Our Italian Adventure: Holidays in Italy vs. the US
Updated: Mar 26
PART 20: It might be interesting to share how we pulled off living in Italy for part of the year. I will post some steps we took.
We are in Puglia until the end of September, then back again in the winter.
Step 1: We are experiencing a deeper appreciation of the cultures in various regions of Italy as we celebrate holidays in Italy and compare our experiences to those in California.
Step 2: Thanksgiving. Though it is evident that Thanksgiving is an American holiday, some of us have traveled to Italy and expected it to be acknowledged. This expectation is due to a need for greater knowledge of other cultures.
But to celebrate Thanksgiving while living in Italy, I must make it happen and plan for it.
When I was a student in Rome, about half of us in the dorm were Americans; we resolved that Thanksgiving would not pass us by without a celebration. But we were in the 1980s; we couldn't find a pumpkin anywhere. So we chatted with a fruit vendor in the city who ordered and provided us with a four-foot-long gourd that was orange inside. It took two of us to carry it back to the house, and from that vegetable, we could make something that resembled pumpkin pie. It was a fun experience.
Fast forward to the North American College in Rome, where Thanksgiving day was/is celebrated with a student football game in the morning, a roasted turkey feast for lunch, and, in the evening, the movie "Ben Hur." The film is shown in the main theater, and students and guests/expats are welcome. During "Ben Hur," every time the word "Rome" is used, the audience cheers. It is a fun event.
Living on our own in Puglia, celebrating Thanksgiving at home is completely doable. It just takes some planning and consultation with the local butcher and fruit/vegetable vendor, and many products are now available in Italy that we didn't have access to back in the 1980s.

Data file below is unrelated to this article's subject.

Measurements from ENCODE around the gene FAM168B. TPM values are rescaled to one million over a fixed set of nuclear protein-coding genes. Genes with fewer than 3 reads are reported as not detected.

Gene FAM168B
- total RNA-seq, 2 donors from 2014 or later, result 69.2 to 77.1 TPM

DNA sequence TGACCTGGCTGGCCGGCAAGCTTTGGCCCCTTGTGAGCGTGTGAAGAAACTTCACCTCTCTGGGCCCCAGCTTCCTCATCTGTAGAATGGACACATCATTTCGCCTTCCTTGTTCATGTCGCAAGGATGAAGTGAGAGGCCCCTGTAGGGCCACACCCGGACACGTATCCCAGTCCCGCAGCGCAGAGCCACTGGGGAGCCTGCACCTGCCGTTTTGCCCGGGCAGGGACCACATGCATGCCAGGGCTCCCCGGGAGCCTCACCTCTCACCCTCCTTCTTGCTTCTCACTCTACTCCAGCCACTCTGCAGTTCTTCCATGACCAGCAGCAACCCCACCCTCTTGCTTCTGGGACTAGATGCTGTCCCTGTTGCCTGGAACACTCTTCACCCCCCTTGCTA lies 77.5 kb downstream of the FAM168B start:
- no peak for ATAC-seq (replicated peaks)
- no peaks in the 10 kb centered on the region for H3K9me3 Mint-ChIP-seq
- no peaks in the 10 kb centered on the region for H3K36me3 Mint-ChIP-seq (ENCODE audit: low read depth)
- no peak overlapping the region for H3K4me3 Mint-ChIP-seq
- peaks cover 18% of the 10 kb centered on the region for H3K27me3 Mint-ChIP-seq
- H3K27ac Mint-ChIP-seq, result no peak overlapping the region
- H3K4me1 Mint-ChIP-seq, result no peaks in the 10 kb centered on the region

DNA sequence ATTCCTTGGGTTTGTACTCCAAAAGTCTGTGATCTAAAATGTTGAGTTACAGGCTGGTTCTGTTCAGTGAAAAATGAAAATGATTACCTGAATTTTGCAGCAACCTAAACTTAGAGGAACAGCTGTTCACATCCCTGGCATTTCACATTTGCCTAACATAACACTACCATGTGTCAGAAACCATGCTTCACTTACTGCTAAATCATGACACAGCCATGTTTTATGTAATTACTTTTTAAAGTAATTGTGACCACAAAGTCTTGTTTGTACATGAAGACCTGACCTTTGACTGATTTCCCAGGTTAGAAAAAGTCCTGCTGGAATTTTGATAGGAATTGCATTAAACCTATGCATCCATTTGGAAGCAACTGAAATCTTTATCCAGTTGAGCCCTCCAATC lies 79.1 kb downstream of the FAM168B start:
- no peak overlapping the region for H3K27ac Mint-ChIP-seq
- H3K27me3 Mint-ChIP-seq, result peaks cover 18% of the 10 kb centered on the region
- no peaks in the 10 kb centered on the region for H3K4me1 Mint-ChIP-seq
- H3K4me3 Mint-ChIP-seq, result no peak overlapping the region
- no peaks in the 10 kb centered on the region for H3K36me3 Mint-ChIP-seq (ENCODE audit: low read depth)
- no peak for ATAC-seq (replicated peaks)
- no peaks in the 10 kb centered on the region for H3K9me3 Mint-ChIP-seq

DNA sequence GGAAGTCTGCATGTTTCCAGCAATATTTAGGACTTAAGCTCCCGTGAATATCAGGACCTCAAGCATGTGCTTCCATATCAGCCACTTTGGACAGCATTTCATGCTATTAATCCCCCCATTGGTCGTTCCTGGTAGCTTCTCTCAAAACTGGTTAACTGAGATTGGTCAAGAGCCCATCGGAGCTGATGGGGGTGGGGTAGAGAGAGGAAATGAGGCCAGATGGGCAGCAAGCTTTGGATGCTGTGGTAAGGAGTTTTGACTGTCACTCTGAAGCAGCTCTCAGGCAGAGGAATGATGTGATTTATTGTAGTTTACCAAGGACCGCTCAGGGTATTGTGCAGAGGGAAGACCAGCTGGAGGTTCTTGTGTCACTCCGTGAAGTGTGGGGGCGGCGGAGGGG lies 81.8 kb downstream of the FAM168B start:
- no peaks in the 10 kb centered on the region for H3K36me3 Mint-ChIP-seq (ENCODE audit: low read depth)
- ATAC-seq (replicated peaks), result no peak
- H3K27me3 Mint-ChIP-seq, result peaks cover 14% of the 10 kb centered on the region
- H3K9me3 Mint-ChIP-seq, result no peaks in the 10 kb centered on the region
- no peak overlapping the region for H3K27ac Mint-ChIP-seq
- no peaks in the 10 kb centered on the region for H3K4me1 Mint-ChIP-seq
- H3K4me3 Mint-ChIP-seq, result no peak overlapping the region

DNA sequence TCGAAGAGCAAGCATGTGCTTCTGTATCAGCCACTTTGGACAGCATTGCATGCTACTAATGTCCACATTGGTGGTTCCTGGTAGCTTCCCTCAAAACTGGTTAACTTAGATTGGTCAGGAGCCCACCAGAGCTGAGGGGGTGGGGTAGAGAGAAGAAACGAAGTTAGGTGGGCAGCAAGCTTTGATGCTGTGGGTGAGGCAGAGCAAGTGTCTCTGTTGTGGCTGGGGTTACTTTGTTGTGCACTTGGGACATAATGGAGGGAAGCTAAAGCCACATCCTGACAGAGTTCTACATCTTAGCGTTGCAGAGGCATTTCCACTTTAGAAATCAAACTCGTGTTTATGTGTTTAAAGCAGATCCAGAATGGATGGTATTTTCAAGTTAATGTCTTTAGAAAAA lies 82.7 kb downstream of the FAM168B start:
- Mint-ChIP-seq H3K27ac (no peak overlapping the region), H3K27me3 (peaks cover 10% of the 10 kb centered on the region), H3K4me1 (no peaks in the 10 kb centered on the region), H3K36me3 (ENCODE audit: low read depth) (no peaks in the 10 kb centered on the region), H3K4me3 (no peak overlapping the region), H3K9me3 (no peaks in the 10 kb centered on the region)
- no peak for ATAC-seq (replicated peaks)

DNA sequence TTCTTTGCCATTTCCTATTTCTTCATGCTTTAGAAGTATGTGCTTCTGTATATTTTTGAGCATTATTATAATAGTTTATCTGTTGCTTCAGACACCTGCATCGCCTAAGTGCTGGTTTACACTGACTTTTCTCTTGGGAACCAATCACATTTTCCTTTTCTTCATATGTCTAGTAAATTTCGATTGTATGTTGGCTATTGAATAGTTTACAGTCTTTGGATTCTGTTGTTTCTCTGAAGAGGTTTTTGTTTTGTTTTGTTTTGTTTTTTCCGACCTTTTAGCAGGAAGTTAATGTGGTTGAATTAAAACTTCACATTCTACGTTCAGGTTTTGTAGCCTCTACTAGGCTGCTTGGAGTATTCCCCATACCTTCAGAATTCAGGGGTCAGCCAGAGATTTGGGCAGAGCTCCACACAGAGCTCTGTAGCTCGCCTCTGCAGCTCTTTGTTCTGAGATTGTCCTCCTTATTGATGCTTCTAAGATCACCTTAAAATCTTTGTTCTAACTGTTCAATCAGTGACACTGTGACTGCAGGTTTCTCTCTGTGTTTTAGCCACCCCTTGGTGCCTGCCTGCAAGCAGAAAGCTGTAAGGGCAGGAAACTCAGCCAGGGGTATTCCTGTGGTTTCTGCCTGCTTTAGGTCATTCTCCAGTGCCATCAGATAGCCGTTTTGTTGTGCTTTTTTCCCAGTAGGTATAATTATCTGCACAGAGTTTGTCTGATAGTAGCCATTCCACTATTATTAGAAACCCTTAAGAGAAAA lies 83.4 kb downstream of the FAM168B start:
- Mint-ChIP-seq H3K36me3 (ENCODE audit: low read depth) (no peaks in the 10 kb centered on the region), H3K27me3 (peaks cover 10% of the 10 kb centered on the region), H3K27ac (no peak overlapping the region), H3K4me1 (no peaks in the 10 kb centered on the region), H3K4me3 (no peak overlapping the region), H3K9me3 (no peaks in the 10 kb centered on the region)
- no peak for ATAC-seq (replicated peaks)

During the years when we are in Italy during Thanksgiving, we decided to keep celebrating it with friends.
Step 3: Christmas. We wanted to have a special Christmas in Italy last year, but we also wanted to respect the familial celebrations of our local friends. So we decided to spend Christmas in Assisi and New Year's Eve in Puglia.
We chose Assisi for Christmas eve and day because the town is beautiful and because there is "something" in the atmosphere that anyone, regardless of background, can feel and experience. I call it the influence or spirit of St. Francis that permeates Assisi. We also chose to be in this place for Christmas eve because of its connection with the nativity scene or presepio used to symbolize the meaning of the holiday.
Francis lived in the 1200s when the church culture focussed on God as "Other," transcendent. Often the art of this period depicted Christ or saints in front of a gold background, in another divine world, far removed from human affairs. Humanity was de-emphasized or forgotten entirely.
Then came St. Francis, whose experience of the divine entered into his experience in such a concrete way that he left everything to follow it.
Somewhere along his life journey, Francis realized that the birth of Christ had become a mere symbol rather than a reality for many, so he took the unprecedented and, at the time, controversial step, of creating a living nativity scene in Greccio.
We were in Assisi to experience the connection between the human and the divine and were not disappointed.
As we walked down to the basilica on Christmas eve and watched the light projection on the facade telling the story of Christmas, using Giotto's paintings accompanied by music, we realized we were in the right place.
Later that night, I arrived a bit early for the midnight mass, so I descended into the tomb of St. Francis; the chapel was empty. It was a magical moment as I saw the burial place of that man, surrounded by his closest friends, whose life had changed the course of history. I felt grateful.